Cap Metro's 'Orange', 'Blue' Lines could be very different types of transit for Austin

Cap Metro is trying to figure out exactly what their proposed Orange and Blue lines will look like versus the Red and proposed Green lines.

The first open house-type meeting about Cap Metro's Project Connect is scheduled for Monday, April 8th from 3 to 7 p.m. at the Austin Central Public Library.

Cap Metro's Red Line is the commuter rail that goes from Leander to downtown Austin and its proposed sequel, the Green Line, out to Elgin would be similar, program officer for Project Connect Dave Couch said.

That type of technology, building on an existing railroad is for longer distances, said Couch.

But the Orange and Blue lines could end up being something very different for the Austin area, but Cap Metro is trying to determine what that would be.

"What's above ground, what's below ground and then what we call the mode which is what type of service is provided? Is it light rail, is it bus rapid transit?" Couch said. 

The exact routes are still being worked on but Couch says the Orange Line would go from Tech Ridge to Slaughter and the Blue Line would go from downtown to the airport.

"Those are the high capacity and everything else feeds into those lines," he said.

Cap Metro has brought in a consultant to do an environmental and pre-engineering study on the Orange Line. 

He says Orange and Blue will both have dedicated pathways.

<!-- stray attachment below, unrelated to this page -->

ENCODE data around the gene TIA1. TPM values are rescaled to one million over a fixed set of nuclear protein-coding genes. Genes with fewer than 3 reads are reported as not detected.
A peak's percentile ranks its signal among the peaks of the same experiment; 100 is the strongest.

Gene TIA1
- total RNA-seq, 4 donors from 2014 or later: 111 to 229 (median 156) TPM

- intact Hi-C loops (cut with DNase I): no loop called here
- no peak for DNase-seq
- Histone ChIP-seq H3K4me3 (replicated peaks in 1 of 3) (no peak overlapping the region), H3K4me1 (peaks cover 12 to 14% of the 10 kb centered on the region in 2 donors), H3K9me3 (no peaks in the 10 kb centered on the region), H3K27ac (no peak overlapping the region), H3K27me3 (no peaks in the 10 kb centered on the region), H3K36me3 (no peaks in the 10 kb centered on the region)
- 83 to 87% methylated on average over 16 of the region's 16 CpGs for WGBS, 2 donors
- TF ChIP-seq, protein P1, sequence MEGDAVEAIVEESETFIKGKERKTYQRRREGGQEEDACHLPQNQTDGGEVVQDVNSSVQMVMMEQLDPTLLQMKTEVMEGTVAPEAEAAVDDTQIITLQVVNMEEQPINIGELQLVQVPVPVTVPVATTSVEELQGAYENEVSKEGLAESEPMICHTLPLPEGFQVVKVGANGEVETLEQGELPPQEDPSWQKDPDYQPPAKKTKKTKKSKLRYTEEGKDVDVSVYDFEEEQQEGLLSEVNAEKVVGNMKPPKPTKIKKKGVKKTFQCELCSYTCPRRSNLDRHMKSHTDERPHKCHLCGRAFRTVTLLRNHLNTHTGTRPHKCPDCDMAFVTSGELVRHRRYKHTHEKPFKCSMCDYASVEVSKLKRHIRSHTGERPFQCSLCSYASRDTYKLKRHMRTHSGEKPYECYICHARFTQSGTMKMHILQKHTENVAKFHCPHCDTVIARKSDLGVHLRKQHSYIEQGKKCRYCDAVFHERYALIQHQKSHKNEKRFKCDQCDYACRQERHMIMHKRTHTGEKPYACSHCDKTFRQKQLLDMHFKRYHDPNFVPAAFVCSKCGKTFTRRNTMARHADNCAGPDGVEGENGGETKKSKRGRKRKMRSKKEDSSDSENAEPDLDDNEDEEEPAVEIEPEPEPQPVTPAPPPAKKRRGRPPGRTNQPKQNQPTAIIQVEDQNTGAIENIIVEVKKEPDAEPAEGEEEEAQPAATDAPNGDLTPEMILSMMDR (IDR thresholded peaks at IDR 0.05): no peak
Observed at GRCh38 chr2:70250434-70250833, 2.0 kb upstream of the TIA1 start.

"Dedicated pathways is an isolated area where there is no other traffic that is allowed in that area, it is reserved specifically for whichever of the modes of transit it is," Couch said. 

Cap Metro has to figure out exactly where the Orange Line will go and what sort of transit to put on it.

"An example I use is the Drag area where the right of way is so narrow that something is going to have to be done because you can't put the traffic and the high capacity in the existing street footprint," Couch said.  

Couch said they need an alternative because of this.

"That alternative might be above ground, it might be below ground," Couch said. "It could be with the traffic above or below it could be with the transit above or below. Those are the kinds of things that we'll study as we go through the next phase."

As for the type of transit, it could be light rail, bus rapid transit, or even emerging autonomous technology, which Couch says could be integrated into the buses or rail too.

Some form of all of this is expected to be on the ballot in November 2020.